Economic officials from several US states have stepped up efforts to lure European clean energy businesses across the Atlantic, touting deep tax breaks available to foreign developers despite a bitter backlash from EU leaders.
Delegations from Michigan, Georgia, Ohio and other states have toured Europe armed with details of juicy subsidies offered by the Inflation Reduction Act, the administration of Joe Biden’s landmark climate legislation passed in August.
“I don’t think we’ve actively recruited companies as intensely as we are now,” said Justin Kocher, director of international business for JobsOhio. Ohio officials met with clean tech companies in Germany, Italy and Belgium in the past four months.
The IRA will provide about $370bn worth of subsidies for clean energy, marking America’s most ambitious effort to tackle climate change, but has triggered furious criticism in Brussels and allegations that the US is discriminating against EU companies.
Valdis Dombrovskis, Europe’s trade commissioner, said last week that the fight against climate change should be done by “building transatlantic value chains, not breaking them apart”.
But the campaign by US states and localities has intensified, including visits to the World Economic Forum in Davos last week by the governors of Michigan, Georgia and Illinois, as well as West Virginia senator Joe Manchin, a Democrat who was one of the IRA’s architects. Georgia governor Brian Kemp, a Republican, was seen pitching his state as a clean-tech investment destination at a lunch hosted by the forum.
“I have been astonished by the many activities from state governments, from business development agencies, state-owned business development agencies, which have been trying hard to lure us in,” said Gunter Erfurt, chief executive of Meyer Burger, a Switzerland-based solar modules manufacturer.
“If the EU does not come up with something similar [to the IRA] then we may continue growing outside, in the US in particular, as opposed to continuing to invest in Europe,” Erfurt added. The company has one US site in Arizona.
But European politicians have been less impressed. Germany and France have expressed unease with the IRA. Belgian prime minister Alexander De Croo complained about the “very aggressive way” the US had pitched it to EU businesses.
European Commission president Ursula von der Leyen told delegates in Davos that the “need to be competitive with offers and incentives that are currently available outside the European Union” could lead the EU to loosen its own restrictions on subsidies.
Since the IRA’s passage at least 20 new or expanded clean energy manufacturing plants have been announced in the US, according to the American Clean Power Association. More than half are from foreign companies.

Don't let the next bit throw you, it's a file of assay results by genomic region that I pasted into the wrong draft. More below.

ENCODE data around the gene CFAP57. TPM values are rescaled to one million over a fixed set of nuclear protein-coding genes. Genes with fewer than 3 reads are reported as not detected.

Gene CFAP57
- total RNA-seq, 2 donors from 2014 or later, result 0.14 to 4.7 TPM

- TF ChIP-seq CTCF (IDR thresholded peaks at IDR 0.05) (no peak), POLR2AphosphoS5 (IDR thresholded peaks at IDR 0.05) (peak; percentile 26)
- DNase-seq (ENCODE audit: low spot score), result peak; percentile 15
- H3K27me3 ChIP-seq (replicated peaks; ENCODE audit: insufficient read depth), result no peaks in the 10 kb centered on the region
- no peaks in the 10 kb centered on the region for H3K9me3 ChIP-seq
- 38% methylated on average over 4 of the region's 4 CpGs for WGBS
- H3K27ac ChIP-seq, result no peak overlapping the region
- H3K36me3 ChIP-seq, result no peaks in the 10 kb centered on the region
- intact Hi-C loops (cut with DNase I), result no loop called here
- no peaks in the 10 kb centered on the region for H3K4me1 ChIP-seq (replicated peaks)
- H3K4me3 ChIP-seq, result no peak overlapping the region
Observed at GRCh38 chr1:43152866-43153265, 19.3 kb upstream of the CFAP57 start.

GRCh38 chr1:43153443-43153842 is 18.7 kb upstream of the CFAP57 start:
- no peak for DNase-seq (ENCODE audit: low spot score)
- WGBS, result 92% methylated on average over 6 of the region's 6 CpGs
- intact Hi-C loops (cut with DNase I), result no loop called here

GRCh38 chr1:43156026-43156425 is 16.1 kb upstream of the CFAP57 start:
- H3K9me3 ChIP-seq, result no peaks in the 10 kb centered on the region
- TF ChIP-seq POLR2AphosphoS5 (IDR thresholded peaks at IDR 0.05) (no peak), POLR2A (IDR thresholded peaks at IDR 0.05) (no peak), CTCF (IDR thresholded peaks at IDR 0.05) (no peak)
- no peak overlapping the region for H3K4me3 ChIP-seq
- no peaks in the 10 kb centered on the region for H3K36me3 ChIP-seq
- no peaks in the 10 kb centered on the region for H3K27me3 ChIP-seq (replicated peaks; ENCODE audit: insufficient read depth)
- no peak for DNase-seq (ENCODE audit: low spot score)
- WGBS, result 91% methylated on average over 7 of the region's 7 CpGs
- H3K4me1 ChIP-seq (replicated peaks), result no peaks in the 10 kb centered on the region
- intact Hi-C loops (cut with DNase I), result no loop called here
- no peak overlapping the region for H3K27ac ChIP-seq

In October, BMW said it would spend $1.7bn on new EV and battery manufacturing capacity in South Carolina. South Korea’s Hanwha Q-Cells this month announced a $2.5bn solar factory expansion in Georgia.
The US sales pitch shows little sign of ending.
Chris Camacho, chief executive at the Greater Phoenix Economic Council in Arizona, said “every state in the union” was now competing to draw in European business.
“We’re working with a number of European clean tech companies that are building into their model and expectation that they will have access to these [IRA] funds,” he said.
Gretchen Whitmer, governor of Michigan, an emerging hub for clean energy investments, led a delegation from the state on her first economic investment mission to Europe this month, including stops in Switzerland and Norway.
Whitmer urged investors to “come to Michigan”, adding that alongside the recently passed Chips and Science Act — designed to spur semiconductor production in the US — the IRA would mean “we’re going to see onshoring of manufacturing from the whole value chain”.
Tom Jensen, chief executive of Freyr, a Norwegian battery company that announced a planned $2.6bn battery factory in Georgia in November, said Europe should implement its own subsidies package if it wanted to remain competitive.
“Europe has criticised the US for being too slow” on climate and clean energy policy, Jensen said. “When they finally put the best climate mitigation policy on the table, they’re criticised for doing that.”
The IRA passed on party lines, with no votes from congressional Republicans. New clean energy investments announced since the act have been announced in states led by Democratic and Republican governors.
Georgia governor Kemp’s press secretary said of his trip to Europe: “If there was any mention of the Inflation Reduction Act, it would have been in regards to the troubling provisions that the governor continues to advocate for changes on.” He added that Kemp travelled to Davos and Germany on an economic development mission to pitch Georgia to European companies.
In Georgia, “clean energy has never quite been . . . at the forefront of [Governor] Kemp’s platform”, said Jason Shepherd, a professor of political science at Kennesaw State University and a former chair of the Cobb County Republicans. “But Republican governors who are looking to increase investment in their states see where the future is going, see where the business is going.”